- How to Use Earned Media Coverage to Drive Your Startup’s Sales - April 15, 2022
- 3 Unexpected Sources of Publicity for Your Startup - October 8, 2021
- Why a Service-Based Business is a Great Model for Young Entrepreneurs - October 29, 2020
Do you believe PR doesn’t work? If so, you might be telling the wrong kinds of stories in the media. You might also be expecting your press coverage to do all the heavy lifting for you. The truth is, you need to be very strategic about your earned media coverage and how you promote it.
The difference between owned and earned media
First, you might be wondering what “media” we’re actually referring to. Generally, there are two types.
Publicity refers to earned media, which is coverage that you’re getting on a site that you don’t own. For example, if you have a podcast, that is owned media. But if you are a guest on someone else’s podcast, that is considered earned media.
Earned media offers the opportunity to get in front of new people who don’t know about your business yet (and this is the type of media we’ll talk about in the rest of this article). But to drive sales from earned media, you need to be choosy and strategic about where you spend your time.
Let’s dive into exactly how to drive sales from your earned media coverage:
Why many entrepreneurs don’t profit from publicity
There are many reasons why entrepreneurs fail to see any return on investment (ROI) from PR. They might be putting effort into the wrong publications with irrelevant audiences. They might be spending time on outlets that don’t have a huge readership or much engagement. These missteps will certainly sink your PR results.
But there’s another problem that is much less obvious: the stories, topics and expertise you pitch.
Many entrepreneurs want media coverage so desperately, they pitch random topics that are unrelated to their business’ revenue drivers. They might come up with a great idea and pitch it without ever thinking about whether or not that article or podcast topic will encourage people to learn more about the company’s products or services.
For example, this Forbes article shares a desired result (making thousands of dollars) and includes five strategies that align with my services. Additionally, in this example, the VC company Backstage Capital, which invests in businesses led by minority and LGBTQ founders, is featured in an article about how Black female founders can get funding, meaning the VC firm will attract more great applicants from its target audience.
How to tell revenue-driving stories
A great content marketing strategy should include every stage of the buying cycle:
- Top-of-funnel content designed to entertain and engage
- Middle-of-funnel content designed to help prospects compare and research
- Bottom-of-funnel content designed to help prospects validate and purchase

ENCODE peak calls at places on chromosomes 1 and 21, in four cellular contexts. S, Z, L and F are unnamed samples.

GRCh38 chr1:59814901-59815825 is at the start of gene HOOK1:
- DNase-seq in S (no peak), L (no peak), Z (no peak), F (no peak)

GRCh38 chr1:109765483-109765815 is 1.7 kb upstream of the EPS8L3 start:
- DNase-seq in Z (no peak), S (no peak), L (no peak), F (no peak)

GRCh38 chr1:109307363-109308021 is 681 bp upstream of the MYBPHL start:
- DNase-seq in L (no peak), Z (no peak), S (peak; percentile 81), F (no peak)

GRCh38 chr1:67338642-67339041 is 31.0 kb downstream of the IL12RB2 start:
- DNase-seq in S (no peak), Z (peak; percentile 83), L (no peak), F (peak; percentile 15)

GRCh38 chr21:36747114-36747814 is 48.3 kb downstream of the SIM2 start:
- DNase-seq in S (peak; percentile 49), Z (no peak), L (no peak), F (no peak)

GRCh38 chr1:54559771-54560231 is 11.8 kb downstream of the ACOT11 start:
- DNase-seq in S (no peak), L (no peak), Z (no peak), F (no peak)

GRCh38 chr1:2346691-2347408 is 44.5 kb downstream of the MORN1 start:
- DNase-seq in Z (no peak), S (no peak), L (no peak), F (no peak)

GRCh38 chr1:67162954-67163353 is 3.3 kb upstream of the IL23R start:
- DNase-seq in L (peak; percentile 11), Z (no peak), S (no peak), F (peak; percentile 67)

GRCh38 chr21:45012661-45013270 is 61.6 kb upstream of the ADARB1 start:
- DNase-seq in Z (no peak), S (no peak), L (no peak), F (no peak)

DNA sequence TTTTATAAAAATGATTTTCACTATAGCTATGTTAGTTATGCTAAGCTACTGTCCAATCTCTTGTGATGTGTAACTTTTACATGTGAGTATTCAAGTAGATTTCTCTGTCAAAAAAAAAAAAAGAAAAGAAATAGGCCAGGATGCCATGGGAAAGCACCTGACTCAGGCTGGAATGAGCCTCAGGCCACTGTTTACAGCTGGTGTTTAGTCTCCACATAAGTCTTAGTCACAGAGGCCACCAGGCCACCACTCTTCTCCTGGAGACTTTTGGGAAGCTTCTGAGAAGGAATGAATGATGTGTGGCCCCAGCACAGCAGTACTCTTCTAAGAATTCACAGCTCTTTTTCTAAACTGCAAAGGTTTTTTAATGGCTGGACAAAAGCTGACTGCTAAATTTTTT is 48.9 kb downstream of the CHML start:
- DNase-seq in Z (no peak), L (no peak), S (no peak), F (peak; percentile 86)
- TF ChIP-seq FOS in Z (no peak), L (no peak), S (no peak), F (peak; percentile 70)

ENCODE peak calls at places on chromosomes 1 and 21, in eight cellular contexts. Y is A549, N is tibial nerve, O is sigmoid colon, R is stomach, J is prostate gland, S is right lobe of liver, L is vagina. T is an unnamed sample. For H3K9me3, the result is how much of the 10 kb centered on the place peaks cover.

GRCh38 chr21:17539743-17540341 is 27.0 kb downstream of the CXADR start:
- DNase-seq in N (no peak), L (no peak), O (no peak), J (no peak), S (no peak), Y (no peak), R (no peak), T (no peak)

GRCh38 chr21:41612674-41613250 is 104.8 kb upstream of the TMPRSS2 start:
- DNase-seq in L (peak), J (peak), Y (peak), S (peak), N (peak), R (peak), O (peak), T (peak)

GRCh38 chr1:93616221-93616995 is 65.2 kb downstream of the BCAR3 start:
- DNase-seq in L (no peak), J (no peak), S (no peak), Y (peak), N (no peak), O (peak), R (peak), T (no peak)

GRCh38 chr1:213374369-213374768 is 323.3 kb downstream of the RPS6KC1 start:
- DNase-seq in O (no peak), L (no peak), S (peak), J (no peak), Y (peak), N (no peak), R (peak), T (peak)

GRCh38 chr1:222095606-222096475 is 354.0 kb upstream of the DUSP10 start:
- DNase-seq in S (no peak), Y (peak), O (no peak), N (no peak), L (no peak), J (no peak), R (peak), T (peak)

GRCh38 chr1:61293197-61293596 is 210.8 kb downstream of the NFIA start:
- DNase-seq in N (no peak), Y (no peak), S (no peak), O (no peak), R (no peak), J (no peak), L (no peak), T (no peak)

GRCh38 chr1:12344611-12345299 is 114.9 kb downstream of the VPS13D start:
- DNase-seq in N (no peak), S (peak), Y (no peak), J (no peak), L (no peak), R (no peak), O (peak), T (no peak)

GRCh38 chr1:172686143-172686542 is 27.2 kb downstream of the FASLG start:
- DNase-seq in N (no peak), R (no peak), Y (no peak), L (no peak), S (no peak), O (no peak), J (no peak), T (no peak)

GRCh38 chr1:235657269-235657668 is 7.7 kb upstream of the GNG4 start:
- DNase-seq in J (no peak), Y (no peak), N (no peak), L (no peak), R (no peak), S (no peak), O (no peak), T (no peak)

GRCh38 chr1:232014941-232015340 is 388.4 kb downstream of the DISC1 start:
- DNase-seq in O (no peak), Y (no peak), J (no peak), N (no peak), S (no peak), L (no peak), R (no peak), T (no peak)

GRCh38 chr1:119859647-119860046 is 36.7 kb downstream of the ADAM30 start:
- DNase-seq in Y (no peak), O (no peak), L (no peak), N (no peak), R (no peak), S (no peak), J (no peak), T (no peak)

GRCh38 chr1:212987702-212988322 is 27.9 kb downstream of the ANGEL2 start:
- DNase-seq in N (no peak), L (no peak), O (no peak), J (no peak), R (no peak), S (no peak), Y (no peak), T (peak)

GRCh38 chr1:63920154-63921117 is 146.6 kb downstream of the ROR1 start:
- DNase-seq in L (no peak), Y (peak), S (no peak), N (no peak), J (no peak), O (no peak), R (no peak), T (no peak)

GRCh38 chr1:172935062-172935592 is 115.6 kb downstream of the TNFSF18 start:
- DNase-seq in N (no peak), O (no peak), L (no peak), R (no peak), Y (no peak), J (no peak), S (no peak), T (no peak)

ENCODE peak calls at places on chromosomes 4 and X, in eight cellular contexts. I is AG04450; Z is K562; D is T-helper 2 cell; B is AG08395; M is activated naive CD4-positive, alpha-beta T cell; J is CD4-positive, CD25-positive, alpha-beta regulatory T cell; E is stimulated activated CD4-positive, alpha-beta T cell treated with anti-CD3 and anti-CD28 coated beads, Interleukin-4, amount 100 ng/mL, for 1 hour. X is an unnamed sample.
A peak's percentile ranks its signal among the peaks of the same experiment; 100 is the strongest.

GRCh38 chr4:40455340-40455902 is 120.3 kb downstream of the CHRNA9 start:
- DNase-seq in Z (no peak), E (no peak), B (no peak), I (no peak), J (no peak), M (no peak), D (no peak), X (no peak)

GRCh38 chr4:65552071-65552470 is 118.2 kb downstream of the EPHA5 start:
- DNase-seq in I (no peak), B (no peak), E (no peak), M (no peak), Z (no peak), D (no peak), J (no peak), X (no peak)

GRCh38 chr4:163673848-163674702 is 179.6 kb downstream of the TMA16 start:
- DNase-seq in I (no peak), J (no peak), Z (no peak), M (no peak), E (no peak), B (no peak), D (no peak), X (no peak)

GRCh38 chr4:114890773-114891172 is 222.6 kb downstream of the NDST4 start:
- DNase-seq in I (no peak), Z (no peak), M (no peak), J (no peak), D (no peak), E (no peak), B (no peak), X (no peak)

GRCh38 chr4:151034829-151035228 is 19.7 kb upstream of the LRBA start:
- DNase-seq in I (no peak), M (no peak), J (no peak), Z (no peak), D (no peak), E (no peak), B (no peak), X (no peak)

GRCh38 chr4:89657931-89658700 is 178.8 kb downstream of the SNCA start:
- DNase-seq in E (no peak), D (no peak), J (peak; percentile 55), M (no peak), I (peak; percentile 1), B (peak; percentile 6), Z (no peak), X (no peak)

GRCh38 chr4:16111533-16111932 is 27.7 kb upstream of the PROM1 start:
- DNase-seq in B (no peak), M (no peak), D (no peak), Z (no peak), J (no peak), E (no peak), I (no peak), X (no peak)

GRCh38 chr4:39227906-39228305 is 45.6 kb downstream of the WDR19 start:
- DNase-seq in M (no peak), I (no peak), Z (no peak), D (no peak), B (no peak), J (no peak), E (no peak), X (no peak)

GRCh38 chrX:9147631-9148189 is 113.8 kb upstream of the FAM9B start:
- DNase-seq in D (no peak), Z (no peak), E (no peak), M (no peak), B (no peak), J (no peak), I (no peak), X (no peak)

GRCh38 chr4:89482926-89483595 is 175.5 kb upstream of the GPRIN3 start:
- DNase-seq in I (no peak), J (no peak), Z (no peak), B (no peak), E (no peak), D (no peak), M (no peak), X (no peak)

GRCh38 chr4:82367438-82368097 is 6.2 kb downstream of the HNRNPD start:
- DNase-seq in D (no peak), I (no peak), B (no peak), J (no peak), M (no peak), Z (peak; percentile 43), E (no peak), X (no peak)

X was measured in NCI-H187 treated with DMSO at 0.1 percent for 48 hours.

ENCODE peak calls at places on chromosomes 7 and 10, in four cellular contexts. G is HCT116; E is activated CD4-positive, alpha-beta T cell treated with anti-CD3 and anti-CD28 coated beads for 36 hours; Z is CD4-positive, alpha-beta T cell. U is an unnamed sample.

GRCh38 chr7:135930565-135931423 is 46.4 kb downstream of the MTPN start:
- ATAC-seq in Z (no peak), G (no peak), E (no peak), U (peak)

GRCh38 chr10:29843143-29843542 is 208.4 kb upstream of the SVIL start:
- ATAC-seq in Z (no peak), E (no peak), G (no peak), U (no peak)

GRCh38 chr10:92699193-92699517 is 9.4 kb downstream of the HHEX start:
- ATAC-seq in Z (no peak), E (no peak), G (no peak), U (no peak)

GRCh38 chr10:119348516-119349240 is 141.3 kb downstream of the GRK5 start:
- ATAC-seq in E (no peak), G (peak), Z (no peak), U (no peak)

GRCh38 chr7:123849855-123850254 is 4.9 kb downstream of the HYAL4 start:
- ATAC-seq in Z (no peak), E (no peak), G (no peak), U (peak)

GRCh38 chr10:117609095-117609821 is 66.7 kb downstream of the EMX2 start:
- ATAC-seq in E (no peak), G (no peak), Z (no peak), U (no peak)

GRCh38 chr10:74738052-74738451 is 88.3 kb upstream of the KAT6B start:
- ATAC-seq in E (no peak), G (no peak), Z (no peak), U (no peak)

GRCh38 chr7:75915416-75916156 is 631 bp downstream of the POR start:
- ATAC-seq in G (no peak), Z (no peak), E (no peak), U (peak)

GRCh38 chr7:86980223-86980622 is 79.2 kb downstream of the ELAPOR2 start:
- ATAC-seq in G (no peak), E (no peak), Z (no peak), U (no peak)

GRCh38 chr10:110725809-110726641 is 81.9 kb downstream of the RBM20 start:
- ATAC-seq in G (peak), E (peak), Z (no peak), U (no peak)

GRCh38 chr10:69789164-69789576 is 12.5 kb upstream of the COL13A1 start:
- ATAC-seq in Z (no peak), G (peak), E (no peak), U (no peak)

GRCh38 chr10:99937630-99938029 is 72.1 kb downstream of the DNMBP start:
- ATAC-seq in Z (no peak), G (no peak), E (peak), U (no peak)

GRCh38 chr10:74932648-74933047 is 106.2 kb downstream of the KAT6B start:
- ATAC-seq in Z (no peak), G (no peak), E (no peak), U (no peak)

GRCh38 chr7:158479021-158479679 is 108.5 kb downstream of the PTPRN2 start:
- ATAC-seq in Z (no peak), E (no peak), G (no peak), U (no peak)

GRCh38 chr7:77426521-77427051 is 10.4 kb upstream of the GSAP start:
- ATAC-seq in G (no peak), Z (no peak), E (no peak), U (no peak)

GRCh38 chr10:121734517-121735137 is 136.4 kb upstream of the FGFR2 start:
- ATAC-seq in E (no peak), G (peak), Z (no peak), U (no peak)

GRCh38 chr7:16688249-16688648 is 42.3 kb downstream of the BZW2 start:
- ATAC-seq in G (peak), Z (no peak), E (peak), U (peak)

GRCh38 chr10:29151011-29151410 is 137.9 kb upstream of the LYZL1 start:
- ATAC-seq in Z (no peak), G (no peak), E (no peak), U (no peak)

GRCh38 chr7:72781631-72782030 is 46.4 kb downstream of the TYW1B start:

- Customer content designed to retain and upsell customers
For best results, the topics you discuss in the media should be in the middle or the bottom of the funnel. Think about it: Many online publications generate dozens of articles a day. If you’re featured in an article that is a top-of-funnel topic for you, people will read it but not be incentivized to learn more about your business.
For example, let’s say you are a sales coach. If you’re featured in an article talking about getting leads from Instagram, that’s not going to drive revenue. Writing about getting leads from Instagram could be a good fit for a blog post, a type of owned media coverage, where you can convert readers into email subscribers. But for earned media opportunities, which you don’t have complete control over, the topics should be highly relevant to how you drive revenue. If you’re a sales coach, you might talk about sales call mistakes, sales call confidence or closing techniques.
How to promote your earned media coverage to convert your audience
When you tell a story that is closely related to what drives revenue in your business, you are far more likely to get results from sharing that story. When you promote it, you might experience an immediate increase in leads and sales if the article really does pre-sell your products or services.
Here are some ways to promote publicity coverage that falls in the middle or bottom of your topic funnel:
- Send out an email blast to leads and subscribers
- Drive Facebook ad traffic to the article or interview
- Promote the piece with a platform like Quuu Promote
- Incentivize your employees to share it
- Ask partners and affiliates to share it
Think of all the quick win strategies you can use to get immediate eyes on the piece.
How to nurture leads with publicity
What about the long-term game?
You shouldn’t just let your stories and interviews die off. Instead, you should continue to drive traffic to them. To nurture leads with publicity, you should work the coverage into your email nurture sequences.
Make sure you have a clear understanding of where in the funnel the article or interview will best fit. For example, if it’s an article about how to get ROI from Facebook ads and your company runs Facebook ads as a service, you could include this in an automated nurture sequence triggered by an e-book download or you could send the article manually in a sales follow-up email to a non-responsive lead you want to re-engage.
Publicity absolutely can be a source of leads and sales for your business. You just need to get the right stories out there and include them in your overall nurture strategy.
Originally published June 16, 2021.